Monday March 6, 2023
Teachers Provide Hope and Make a Difference, Whether They Know It or Not
Alton Carter visited Spencer and Willow Brook Elementary Schools last week to deliver a message of hope. He shared the story of being put into court custody at eight years old, along with his siblings, when his mother was declared unfit. He’s never met his father. He went on to spend his childhood in seventeen foster homes and a boy’s ranch. His upbringing would make many people give up hope. But, that is not what happened to Alton Carter. Alton Carter instead chose to channel his pain into positivity and healed himself by sharing hope with everyone he meets.
Carter’s book, The Boy Who Dreamed Big, was the theme for his visits to the OKCPS schools last week, hosted by the Oklahoma City Public School Foundation and sponsored by OU Children’s Hospital/OU Health. This book is about how Mrs. Thompson, his 4th grade teacher, never gave up on him even when his behavior was at its worst. She inspired him to use his imagination to overcome obstacles in his life and to believe he could do more and be more than his current surroundings dictated. He didn’t realize until he was an adult just how much of an influence she’d been on his life, and dedicated this book to all the teachers, counselors, coaches and school administrators who show up every day to love their students no matter what and to continue to provide hope for a future that is different.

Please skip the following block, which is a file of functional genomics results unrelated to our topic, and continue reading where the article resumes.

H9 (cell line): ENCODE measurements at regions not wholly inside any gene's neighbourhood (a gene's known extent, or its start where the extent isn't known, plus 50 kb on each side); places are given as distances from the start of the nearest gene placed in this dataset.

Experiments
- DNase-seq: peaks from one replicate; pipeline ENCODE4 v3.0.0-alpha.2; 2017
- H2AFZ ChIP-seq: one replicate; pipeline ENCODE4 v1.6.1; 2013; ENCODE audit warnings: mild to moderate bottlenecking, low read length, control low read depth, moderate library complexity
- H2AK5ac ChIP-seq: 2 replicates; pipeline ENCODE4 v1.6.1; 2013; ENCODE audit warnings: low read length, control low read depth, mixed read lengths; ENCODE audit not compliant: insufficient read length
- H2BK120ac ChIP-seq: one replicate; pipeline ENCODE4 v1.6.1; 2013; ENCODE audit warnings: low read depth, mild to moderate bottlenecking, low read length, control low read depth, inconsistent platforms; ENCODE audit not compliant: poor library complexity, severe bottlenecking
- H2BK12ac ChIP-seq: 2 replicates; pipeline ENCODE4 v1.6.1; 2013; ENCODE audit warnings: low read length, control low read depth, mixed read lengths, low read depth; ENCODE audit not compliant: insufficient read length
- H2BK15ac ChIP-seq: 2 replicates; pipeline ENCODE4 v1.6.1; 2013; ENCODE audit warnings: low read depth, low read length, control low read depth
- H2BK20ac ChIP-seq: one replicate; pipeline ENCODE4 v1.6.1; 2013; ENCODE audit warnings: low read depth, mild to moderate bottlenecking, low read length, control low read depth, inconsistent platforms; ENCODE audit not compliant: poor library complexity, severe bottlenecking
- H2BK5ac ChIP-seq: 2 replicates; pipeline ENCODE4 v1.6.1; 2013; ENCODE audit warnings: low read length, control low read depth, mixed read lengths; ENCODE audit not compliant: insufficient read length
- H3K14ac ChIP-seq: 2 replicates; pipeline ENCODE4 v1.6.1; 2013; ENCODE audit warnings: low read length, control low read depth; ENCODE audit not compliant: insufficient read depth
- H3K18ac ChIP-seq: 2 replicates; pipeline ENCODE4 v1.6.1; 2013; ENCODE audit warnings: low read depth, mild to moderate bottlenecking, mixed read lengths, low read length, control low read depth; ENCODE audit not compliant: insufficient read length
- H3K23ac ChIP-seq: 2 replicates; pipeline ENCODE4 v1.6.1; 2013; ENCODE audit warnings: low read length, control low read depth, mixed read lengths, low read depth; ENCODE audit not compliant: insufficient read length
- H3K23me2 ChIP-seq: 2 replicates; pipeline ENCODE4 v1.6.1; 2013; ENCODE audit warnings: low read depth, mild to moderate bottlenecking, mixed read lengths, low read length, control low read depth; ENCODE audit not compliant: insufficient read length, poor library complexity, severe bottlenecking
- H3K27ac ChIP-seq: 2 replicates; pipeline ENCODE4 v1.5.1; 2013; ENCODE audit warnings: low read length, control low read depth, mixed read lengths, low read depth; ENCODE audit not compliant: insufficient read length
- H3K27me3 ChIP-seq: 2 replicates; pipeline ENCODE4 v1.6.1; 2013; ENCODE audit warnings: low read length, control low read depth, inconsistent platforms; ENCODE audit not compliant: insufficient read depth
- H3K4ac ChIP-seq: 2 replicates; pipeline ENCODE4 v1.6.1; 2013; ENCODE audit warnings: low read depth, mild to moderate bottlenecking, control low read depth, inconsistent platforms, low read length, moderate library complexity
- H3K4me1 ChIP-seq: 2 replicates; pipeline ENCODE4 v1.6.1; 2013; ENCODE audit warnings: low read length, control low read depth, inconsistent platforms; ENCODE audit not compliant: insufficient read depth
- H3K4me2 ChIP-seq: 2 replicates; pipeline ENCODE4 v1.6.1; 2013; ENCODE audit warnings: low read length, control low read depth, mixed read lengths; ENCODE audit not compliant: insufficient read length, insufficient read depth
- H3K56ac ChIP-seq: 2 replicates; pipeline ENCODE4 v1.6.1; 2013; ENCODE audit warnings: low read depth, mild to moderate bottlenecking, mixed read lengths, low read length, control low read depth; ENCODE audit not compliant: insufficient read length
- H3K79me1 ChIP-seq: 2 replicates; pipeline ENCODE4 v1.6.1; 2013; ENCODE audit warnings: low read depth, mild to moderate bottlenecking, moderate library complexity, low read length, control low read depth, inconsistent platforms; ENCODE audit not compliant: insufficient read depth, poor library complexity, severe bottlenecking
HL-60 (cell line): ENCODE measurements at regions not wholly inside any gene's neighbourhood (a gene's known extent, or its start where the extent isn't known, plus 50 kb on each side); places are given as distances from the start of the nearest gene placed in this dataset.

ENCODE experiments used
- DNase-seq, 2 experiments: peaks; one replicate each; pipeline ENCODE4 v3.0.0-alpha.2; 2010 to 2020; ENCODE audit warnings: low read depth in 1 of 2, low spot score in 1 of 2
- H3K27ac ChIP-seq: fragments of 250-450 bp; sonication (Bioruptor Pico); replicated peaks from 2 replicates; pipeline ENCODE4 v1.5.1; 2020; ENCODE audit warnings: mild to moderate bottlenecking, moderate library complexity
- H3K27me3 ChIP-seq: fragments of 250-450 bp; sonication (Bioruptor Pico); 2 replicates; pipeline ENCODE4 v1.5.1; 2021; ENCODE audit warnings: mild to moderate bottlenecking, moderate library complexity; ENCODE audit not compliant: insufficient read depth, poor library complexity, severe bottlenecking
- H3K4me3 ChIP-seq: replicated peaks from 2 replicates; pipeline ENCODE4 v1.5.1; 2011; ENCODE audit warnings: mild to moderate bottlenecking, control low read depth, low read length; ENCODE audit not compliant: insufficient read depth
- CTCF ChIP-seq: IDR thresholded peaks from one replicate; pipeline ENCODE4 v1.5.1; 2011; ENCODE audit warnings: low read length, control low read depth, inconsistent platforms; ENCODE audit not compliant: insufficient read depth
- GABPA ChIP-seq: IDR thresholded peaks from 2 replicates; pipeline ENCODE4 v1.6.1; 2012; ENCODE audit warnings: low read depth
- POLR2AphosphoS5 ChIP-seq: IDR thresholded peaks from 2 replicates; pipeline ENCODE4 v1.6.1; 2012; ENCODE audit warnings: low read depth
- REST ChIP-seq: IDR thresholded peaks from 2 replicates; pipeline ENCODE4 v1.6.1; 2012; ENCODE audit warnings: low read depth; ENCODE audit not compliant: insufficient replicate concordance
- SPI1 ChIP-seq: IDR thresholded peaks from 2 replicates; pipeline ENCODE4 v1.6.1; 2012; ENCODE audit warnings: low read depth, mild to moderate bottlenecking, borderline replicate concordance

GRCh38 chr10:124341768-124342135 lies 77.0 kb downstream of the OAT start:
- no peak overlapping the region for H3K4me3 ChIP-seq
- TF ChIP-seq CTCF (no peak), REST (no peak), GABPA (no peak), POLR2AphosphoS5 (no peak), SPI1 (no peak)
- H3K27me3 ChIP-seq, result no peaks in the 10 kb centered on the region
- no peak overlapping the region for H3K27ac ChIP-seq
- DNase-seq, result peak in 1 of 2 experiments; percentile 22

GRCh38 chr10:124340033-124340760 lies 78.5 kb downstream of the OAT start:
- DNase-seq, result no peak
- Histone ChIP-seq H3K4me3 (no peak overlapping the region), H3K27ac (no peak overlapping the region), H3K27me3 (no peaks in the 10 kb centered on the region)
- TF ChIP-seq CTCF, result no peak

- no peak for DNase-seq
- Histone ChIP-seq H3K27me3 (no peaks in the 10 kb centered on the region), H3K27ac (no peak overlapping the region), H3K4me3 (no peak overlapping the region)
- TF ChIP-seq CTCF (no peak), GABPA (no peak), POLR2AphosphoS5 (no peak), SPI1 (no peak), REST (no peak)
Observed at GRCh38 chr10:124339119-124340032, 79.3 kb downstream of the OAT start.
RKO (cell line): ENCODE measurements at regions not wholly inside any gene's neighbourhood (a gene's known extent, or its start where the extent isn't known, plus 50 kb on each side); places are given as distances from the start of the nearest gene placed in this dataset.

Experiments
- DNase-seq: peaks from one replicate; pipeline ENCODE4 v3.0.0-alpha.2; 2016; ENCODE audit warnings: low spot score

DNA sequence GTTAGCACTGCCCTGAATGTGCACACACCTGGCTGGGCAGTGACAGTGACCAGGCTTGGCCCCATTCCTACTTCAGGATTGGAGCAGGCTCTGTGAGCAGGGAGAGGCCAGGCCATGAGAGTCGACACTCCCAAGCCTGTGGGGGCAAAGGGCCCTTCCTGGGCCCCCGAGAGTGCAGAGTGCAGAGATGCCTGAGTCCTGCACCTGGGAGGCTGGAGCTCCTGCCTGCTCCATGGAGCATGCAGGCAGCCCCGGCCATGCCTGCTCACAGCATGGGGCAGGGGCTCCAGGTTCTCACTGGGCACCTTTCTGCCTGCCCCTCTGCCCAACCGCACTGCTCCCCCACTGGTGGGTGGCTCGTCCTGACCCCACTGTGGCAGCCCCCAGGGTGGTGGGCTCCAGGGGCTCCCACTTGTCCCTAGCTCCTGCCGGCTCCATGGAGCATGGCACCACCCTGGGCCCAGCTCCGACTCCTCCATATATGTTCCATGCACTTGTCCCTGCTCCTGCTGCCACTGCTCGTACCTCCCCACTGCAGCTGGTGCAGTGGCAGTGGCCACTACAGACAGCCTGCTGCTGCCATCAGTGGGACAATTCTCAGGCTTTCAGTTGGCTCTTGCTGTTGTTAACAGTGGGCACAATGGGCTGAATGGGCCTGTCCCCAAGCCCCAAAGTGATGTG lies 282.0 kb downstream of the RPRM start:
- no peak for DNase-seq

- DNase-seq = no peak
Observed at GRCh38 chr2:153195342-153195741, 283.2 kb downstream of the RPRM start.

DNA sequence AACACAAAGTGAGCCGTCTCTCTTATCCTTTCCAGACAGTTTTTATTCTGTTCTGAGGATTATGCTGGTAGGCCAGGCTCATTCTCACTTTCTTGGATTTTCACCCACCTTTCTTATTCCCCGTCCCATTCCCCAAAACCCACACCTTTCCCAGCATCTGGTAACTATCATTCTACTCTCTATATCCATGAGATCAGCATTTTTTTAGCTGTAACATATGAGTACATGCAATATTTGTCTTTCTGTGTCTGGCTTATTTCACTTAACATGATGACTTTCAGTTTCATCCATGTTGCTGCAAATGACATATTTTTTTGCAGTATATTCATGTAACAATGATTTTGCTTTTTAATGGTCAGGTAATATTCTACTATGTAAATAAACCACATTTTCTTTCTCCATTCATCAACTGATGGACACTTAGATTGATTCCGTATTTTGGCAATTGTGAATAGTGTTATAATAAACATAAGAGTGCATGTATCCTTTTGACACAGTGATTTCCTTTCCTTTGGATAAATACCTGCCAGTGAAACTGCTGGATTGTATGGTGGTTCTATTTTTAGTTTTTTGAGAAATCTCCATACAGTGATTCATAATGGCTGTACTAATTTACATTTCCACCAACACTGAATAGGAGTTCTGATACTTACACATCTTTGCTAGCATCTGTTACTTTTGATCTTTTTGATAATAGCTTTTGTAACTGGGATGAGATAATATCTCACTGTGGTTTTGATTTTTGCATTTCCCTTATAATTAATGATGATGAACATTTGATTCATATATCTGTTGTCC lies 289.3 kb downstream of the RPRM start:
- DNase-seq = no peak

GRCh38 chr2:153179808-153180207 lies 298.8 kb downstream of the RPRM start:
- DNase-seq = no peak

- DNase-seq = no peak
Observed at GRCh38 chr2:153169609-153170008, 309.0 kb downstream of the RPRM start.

Though he was able to thank Mrs. Thompson when she came to his first book signing, he’s always felt badly for not telling her how much she helped him. So, at Spencer Elementary he gave these students a chance. As Mariah Carey’s song Hero played, he asked all the kids to tell their teachers something they were thankful to them for. There were many, many hugs shared. The students ended with a resounding round of applause and standing ovation for all the educators in the room. By then there weren’t many dry-eyed adults left in the room.
“Reach out for your dreams when things seem rough. Follow your dreams when life gets tough. Those words from The Boy Who Dreamed Big can resonate for anyone anywhere, but are especially poignant for kids who come from families who are struggling. Carter’s message to them is, “What’s true about you today does not have to be true about you tomorrow.” Every student received a copy of his book for their own and they left the gym politely thanking everyone. As Carter told the teachers, “Your job isn’t to save all of these kids. It’s to plant the seed of hope so they can save themselves.” We hope the seeds Alton Carter planted will reinforce our teachers so that every child can flourish.
Mary Mélon-Tully is the President & CEO of the Oklahoma City Public Schools Foundation. To read her article on the Oklahoman.com, click here.